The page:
Optimistic Bias

This note was originally published at 8am on April 09, 2012. INVESTOR and RISK MANAGER SUBSCRIBERS have access to the EARLY LOOK (published by 8am every trading day) and PORTFOLIO IDEAS in real-time.

“The optimistic bias may well be the most significant of the cognitive biases.”

-Daniel Kahneman


After a beautiful long Easter weekend with my family on the East Coast, I really don’t feel like writing negatively this morning. The S&P Futures will do that for you on their own.


Growth Slowing, globally, isn’t the “pessimist’s” view – it’s the realist’s view. As Risk Managers, we do not get paid to have an Optimistic Bias. We get paid to have a repeatable risk management process that is biased to the Global Macro data. On the margin, growth is either slowing or accelerating. We’re ok with being early in signaling either direction.


Since global growth data has been slowing for at least 6 weeks, why was Old Wall Street consensus so optimistic about the March Employment report? Some people call it perma-bull, but Kahneman’s behavioral psych explanation is a little nicer: we “tend to exaggerate our ability to forecast the future, which fosters optimistic overconfidence.” (Thinking, Fast and Slow, pg 255).


Back to the Global Macro Grind


Fortuitously, in the last 3 weeks, as Growth Slowing became more obvious, I raised the Cash position in the Hedgeye Asset Allocation Model to 79% (versus 61% two weeks ago). That should put us in a great position to buy on red this morning.


Or does it?


If I feel like I am too long this morning, I can’t imagine what my overly optimistic competition is feeling.


Today is not a day to freak-out and sell on red. Today is a good day to wait and watch. Since most of Europe is closed, the Top 3 Risk Management Signals to watch will be the US Dollar Index, SP500, and 10-year US Treasury Yield:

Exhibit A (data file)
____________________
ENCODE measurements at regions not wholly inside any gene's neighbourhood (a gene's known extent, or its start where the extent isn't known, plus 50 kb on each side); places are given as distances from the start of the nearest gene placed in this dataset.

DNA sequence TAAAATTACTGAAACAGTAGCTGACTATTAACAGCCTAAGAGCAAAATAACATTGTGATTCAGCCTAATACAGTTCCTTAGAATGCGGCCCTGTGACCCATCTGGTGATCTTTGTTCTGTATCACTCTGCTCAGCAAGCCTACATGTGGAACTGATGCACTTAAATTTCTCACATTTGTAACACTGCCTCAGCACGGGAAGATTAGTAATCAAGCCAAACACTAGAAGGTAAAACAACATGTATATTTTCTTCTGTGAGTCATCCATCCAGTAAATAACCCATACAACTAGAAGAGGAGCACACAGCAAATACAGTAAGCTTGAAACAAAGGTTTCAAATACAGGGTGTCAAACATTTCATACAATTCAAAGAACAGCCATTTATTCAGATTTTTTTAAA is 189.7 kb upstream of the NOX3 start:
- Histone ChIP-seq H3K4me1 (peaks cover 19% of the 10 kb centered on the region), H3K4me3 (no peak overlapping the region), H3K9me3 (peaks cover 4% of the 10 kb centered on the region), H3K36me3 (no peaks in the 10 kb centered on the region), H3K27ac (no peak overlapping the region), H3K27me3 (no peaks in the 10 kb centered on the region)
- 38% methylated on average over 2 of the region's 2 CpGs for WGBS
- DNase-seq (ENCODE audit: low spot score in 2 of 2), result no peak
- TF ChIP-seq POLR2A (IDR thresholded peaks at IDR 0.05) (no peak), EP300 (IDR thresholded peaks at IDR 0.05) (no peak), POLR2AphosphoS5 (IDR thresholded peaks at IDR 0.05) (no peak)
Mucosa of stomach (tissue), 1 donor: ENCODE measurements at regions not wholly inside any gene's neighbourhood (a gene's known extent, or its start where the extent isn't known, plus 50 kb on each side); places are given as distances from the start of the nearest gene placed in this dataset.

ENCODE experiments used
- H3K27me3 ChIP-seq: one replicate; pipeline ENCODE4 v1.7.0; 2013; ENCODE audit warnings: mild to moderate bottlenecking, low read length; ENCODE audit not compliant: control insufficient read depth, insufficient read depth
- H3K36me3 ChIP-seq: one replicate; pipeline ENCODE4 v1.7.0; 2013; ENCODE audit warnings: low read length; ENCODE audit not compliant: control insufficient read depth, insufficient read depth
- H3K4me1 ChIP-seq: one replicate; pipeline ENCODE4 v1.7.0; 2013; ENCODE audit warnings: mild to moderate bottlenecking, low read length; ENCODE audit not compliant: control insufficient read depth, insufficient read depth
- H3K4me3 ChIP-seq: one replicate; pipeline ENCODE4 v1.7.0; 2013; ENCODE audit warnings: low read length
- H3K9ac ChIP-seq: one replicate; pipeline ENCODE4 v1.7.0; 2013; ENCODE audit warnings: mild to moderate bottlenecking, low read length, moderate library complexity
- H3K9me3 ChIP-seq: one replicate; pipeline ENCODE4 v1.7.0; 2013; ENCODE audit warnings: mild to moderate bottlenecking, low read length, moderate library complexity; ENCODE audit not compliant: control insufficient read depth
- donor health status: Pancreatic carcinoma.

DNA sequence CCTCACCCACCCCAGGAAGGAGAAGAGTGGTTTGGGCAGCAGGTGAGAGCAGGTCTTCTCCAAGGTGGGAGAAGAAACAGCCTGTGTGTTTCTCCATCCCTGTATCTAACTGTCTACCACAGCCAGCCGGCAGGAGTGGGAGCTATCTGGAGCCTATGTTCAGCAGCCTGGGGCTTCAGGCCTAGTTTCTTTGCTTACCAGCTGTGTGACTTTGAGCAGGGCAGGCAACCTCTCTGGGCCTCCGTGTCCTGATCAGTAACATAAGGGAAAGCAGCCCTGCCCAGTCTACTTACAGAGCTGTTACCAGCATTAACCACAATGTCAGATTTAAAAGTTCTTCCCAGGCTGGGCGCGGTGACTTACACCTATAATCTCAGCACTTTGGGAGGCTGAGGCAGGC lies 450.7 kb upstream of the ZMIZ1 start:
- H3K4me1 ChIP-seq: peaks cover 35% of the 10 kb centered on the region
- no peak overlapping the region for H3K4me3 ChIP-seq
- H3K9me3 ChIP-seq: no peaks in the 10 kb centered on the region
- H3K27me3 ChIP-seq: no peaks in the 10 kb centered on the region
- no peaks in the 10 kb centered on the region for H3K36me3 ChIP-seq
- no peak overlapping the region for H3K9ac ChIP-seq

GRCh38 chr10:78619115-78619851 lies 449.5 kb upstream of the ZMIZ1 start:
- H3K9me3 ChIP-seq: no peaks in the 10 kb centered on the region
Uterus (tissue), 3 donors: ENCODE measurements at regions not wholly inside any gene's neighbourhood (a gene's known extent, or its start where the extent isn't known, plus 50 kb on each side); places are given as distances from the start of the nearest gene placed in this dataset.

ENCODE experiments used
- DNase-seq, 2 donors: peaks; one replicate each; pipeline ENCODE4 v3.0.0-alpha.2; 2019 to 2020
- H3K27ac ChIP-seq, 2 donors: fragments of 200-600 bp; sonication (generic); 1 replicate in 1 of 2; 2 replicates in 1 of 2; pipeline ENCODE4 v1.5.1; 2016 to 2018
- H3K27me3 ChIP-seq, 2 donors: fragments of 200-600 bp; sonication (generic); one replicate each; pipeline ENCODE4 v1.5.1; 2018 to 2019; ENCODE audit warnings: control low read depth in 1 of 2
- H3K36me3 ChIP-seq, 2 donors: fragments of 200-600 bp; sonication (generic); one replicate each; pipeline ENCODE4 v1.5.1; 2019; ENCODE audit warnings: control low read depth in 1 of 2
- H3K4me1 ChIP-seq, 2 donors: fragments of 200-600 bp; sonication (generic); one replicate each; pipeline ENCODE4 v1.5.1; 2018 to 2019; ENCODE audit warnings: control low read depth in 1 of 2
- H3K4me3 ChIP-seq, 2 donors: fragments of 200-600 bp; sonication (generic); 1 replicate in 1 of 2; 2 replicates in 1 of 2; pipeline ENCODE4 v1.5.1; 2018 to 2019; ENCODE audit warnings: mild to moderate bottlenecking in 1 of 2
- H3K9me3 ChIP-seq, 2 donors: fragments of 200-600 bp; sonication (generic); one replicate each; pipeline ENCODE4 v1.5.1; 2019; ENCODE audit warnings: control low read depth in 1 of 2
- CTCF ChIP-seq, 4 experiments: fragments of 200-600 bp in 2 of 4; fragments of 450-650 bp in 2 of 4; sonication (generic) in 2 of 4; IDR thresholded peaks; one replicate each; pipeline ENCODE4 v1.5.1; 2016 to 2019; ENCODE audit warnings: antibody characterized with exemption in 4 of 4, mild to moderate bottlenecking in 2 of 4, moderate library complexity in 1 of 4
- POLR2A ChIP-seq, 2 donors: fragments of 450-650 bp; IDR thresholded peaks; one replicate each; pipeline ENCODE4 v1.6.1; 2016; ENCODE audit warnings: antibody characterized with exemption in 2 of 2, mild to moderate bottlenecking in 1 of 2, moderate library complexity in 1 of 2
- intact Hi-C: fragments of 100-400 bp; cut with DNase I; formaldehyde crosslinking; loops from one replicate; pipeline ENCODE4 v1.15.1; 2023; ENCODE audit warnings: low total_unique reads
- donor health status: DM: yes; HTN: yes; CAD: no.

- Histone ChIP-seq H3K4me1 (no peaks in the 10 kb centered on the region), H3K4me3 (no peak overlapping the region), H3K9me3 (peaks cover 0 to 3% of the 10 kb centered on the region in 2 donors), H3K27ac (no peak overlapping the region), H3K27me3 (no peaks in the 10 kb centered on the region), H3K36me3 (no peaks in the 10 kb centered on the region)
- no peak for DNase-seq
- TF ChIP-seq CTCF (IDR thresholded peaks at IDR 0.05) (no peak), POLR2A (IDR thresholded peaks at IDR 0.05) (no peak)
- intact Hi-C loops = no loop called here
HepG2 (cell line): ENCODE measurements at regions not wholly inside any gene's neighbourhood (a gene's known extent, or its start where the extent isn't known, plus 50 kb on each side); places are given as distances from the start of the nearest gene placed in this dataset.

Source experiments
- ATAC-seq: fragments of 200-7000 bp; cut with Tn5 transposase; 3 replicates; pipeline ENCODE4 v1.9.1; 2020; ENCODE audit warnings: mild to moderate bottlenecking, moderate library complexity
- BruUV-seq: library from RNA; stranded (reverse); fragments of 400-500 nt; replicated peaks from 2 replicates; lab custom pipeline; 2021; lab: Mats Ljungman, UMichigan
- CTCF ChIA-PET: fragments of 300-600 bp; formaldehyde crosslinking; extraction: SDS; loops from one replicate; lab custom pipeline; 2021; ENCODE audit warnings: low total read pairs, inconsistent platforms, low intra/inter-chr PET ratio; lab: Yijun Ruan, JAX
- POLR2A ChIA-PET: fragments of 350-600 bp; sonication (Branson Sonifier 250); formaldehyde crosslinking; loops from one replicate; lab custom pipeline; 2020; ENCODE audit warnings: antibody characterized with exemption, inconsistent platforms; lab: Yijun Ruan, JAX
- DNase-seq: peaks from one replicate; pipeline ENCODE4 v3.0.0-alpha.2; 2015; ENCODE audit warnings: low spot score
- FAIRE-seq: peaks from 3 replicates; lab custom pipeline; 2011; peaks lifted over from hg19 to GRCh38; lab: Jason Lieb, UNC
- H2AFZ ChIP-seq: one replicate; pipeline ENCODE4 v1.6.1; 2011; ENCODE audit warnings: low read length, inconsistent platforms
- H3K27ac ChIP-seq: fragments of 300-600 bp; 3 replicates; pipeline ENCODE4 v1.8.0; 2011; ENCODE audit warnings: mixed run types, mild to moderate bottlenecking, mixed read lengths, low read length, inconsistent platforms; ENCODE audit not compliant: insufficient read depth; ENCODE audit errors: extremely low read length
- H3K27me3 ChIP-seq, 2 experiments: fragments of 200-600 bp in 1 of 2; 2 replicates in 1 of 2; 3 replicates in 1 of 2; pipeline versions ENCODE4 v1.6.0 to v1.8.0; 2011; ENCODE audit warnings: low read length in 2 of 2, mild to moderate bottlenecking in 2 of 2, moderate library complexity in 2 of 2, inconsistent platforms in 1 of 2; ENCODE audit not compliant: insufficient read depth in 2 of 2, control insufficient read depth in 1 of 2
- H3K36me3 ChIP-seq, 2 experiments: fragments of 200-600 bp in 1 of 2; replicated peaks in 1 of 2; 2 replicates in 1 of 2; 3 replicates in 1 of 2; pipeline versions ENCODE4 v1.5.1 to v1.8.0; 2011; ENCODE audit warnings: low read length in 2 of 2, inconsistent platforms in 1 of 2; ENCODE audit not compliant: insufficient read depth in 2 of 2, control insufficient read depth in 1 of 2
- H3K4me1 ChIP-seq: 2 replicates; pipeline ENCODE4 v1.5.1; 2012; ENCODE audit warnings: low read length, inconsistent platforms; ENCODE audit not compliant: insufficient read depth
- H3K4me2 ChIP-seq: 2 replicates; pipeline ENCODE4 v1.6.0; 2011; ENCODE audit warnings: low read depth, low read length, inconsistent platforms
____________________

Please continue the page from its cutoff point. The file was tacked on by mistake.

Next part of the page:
1.   US DOLLAR: after rising +1.4% last wk (its 1st up week in the last 4), the USD needs to show A) some follow through and B) no more policy to debauch it. If the US Dollar Index can hold its head above $79.51 intermediate-term support, that’s bullish.


2.   SP500: if the SP500 closes below 1391 support (my immediate-term TRADE line), that’s bearish and it puts 1331 in play over my intermediate-term TREND duration (next 3 months or more). Since 3 of the last 4 YTD SP500 tops occurred in the Feb-May periods, you want to be very careful on time and price here.


3.   TREASURIES: plenty who suggested “growth is back” and “bond yields could breakout (buy equities!)” have just seen the 10-yr yield drop -14% in a straight line (from 2.40% to 2.06%). That’s going to leave a mark on asset allocation moves. The long-term TAIL of Growth Slowing remains with 10-yr yield resistance up at 2.47%. Now we’ll see if 2.03% support holds.


This is the 3rdtime that Bernanke has made a formal decision to Debauch The Dollar with a Policy To Inflate (2010, 2011, and 2012) and the 3rd time that his policy has ignited short-term asset price inflation that, in turn, slowed growth.


Other than those who get paid by commodity price inflation, who wants QE 4, 5, and 6? Remember last year when Q1 GDP slowed to a halt (0.36%)? Back then, expectations were for 3.5-4% growth. Today, the perma-bulls are still talking about US Growth north of 3%. That’s an Optimistic Bias if I ever saw one.


Real (inflation adjusted) US Growth could get cut in half again from here if Bernanke decides to debauch further. If he doesn’t, Strong Dollar has every opportunity to emerge the victor in Bernanke’s War.


Strong Dollar Deflates The Inflation. Strong Dollar = Strong Consumption. Strong Dollar = Strong America.


The risk to all of that, of course, is that now I’m being the optimist.


My immediate-term support and resistance ranges for Gold, Oil (Brent), US Dollar Index, 10-year US Treasury Yield, and the SP500 are now $1618-1661, $121.61-124.18, $79.51-80.16, 2.03-2.18%, and 1387-1406, respectively.


Best of luck out there this week,



Keith R. McCullough
Chief Executive Officer


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